I read a lot of comic books as a kid. This series of posts is about the comics I read, and, occasionally, the comics that I should have read.
I used to be a sucker for limited series. While this addiction could bring about personal bankruptcy in today’s comic book market that builds every major publishing event around nearly countless numbers of titles with predetermined numbers of issues (not to mention to apparent need to make sure around eight or ten series featuring Wolverine are always running concurrently), they were still a rarity in the early eighties. I think the appeal of absolutely knowing that I’d be able to get every issue appealed to the completist urge that came with being a comic book collector, but Marvel Comics also had a knack early on for featuring characters for whom I held special affection.
As a fairly regular reader of The Avengers, I was definitely familiar with Hawkeye, the purple-clad archer who was one of the only members of the assembled mightiest heroes of Earth who couldn’t really claim superpowers. Like the corresponding figure who wielded a bow over at the distinguished competition, Hawkeye was just an expert marksman who had a few trick arrows in his quiver, although by now the dimwits over at Marvel who never met a simple idea they couldn’t needlessly complicate have probably attributed his accuracy to a latent mutant power or some forgotten encounter with a Gamma-irradiated bullseye target. It was his normalcy that appealed to me, especially since the common characterization was built around a compensatory smart alec sense of humor that my runty, bullied self could relate to all too well. Even included in the team of Marvel’s biggest heroes, Hawkeye seemed unavoidable like an outsider.
Appropriately then, the limited series that put Hawkeye firmly in the spotlight bypasses any major supervillains to pit his against a series of goofy outcasts. Written and penciled by Mark Gruenwald, the series begins with Hawkeye working security for Cross Technological Enterprises in New York. When he’s called in on an emergency, he encounters the acrobatic crime-fighter who was Marvel’s newest sensation a couple of years earlier: Mockingbird.
There you see Hawkeye learning a valuable mathematics lesson, specifically that two is greater than one. He actually gets clobbered quite a bit in this limited series. It’s part of the natural downside of being a regular joe superhero.
Turns out that Mockingbird is on the right side of this conflict. Cross Technological Enterprises is a front for nefarious doings, which Hawkeye quickly discovers. He and Mockingbird, who’s become his new partner by default, are dropped into a tank filling up with toxic sludge Hawkeye’s former employees. They seem pretty cheerful about it, so he may have had some issues as a manager. After getting doused pretty thoroughly, they manage to escape, only to find themselves pursued in fairly short order by costumed goons, including a perversely quiet sharpshooter called The Silencer. Fighting off bad guys leaves Hawkeye’s supply of arrows depleted, which necessitates a side trip:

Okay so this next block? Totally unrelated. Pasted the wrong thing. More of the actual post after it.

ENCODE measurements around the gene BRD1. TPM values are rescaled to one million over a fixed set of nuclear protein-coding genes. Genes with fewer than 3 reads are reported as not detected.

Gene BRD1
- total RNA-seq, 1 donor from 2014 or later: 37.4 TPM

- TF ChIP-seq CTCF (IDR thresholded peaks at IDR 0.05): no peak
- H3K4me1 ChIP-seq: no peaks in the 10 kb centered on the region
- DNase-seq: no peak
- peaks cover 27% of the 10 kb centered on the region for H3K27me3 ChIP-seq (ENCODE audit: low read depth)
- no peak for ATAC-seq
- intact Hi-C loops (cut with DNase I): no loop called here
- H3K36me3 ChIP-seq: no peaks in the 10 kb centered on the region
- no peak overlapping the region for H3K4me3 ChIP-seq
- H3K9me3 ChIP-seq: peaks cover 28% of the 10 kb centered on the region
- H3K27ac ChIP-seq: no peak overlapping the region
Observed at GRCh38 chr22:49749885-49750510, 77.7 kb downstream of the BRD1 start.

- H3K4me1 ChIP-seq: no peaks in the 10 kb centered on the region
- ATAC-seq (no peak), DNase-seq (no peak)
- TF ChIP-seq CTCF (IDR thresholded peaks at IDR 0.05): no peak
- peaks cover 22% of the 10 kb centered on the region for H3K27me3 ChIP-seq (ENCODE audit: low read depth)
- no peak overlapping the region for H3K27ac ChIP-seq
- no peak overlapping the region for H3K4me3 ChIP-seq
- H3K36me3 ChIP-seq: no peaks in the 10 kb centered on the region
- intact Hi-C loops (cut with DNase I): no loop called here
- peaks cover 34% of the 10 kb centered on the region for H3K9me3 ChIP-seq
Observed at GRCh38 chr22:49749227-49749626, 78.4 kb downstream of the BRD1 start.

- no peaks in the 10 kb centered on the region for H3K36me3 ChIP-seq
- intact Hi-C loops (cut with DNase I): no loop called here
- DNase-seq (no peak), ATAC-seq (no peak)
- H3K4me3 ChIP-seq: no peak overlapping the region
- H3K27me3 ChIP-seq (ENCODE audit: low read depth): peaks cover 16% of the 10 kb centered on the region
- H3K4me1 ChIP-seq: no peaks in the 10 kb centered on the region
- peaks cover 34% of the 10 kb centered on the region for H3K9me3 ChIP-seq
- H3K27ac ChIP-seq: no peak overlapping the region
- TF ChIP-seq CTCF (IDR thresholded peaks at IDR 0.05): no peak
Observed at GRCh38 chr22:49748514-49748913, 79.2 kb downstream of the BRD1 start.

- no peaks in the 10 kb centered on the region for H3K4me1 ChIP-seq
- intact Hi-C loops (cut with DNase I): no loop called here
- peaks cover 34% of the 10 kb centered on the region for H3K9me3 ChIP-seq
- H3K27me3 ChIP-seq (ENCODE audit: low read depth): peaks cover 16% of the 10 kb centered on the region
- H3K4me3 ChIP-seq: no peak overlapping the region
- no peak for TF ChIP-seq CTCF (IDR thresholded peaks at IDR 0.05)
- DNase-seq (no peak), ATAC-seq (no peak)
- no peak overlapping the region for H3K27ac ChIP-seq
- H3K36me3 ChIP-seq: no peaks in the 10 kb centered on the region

“Gosh, I love arrows.” Okay, so it’s a little weird just how turned one Hawkeye seems to be by his next handful of shafts, but no weirder than the next pair of costumed do-badders dispatched against our heroes. Oddball and Bombshell are the dastardly duo who come hunting Hawkeye and Mockingbird. And the fancy bocce balls the former tosses around give Hawkeye some difficulty.
Mockingbird’s metal sticks sure do seem handier than Hawkeye’s arrows. Not handy enough, perhaps, as Oddball and Bombshell wind up besting the Avenger and his new best pal, delivering them to the evil mastermind behind the whole plot.
I really like “Master Subversive, Brainwasher, and Entreprenuer” as introductory titles. I’m thinking about modifying my next set of business cards appropriately. I also wonder if other villains that Oddball works with get tired of him constantly juggling whenever he has a split second of downtime. Crossfire’s self-awareness over the long-winded exposition he’s about the deliver is another nice touch. If you’re going to blunder into the common villain mistake of needlessly sharing the details of your scheme, you may as well call attention to it. Everyone’s thinking it anyway.
It probably goes without saying that Hawkeye and Mockingbird extricate themselves from this whole mess and wind up saving the day. This is an eighties comic book and not a seventies movie, after all. There was one more surprise that Gruenwald saved for the very end, though.
So these two characters who hadn’t even met before this adventure, an series of skirmishes that probably took no more than a couple of days, went ahead and impulsively marry. What’s more, Hawkeye was dumped in the first issue by his girlfriend, who was only spending time with him as part of the major evil plot, so he was rebounding pretty hard. Surely, though, it would be all good news from this point on.
Fantastic Four by Stan Lee and John Buscema
Contest of Champions by Bill Mantlo and John Romita, Jr.
Daredevil by Frank Miller
Marvel Fanfare by Chris Claremont, Dave Cockrum and Paul Smith
Marvel Two-in-One by Tom DeFalco and Ron Wilson
Fantaco’s “Chronicles” series
Fantastic Four #200 by Marv Wolfman and Keith Pollard
The Incredible Hulk #142 by Roy Thomas and Herb Trimpe
Uncanny X-Men by Chris Claremont and Dave Cockrum
Godzilla by Doug Moench and Herb Trimpe
Giant-Size Avengers #3 by Steve Englehart, Roy Thomas and Dave Cockrum
Alpha Flight by John Byrne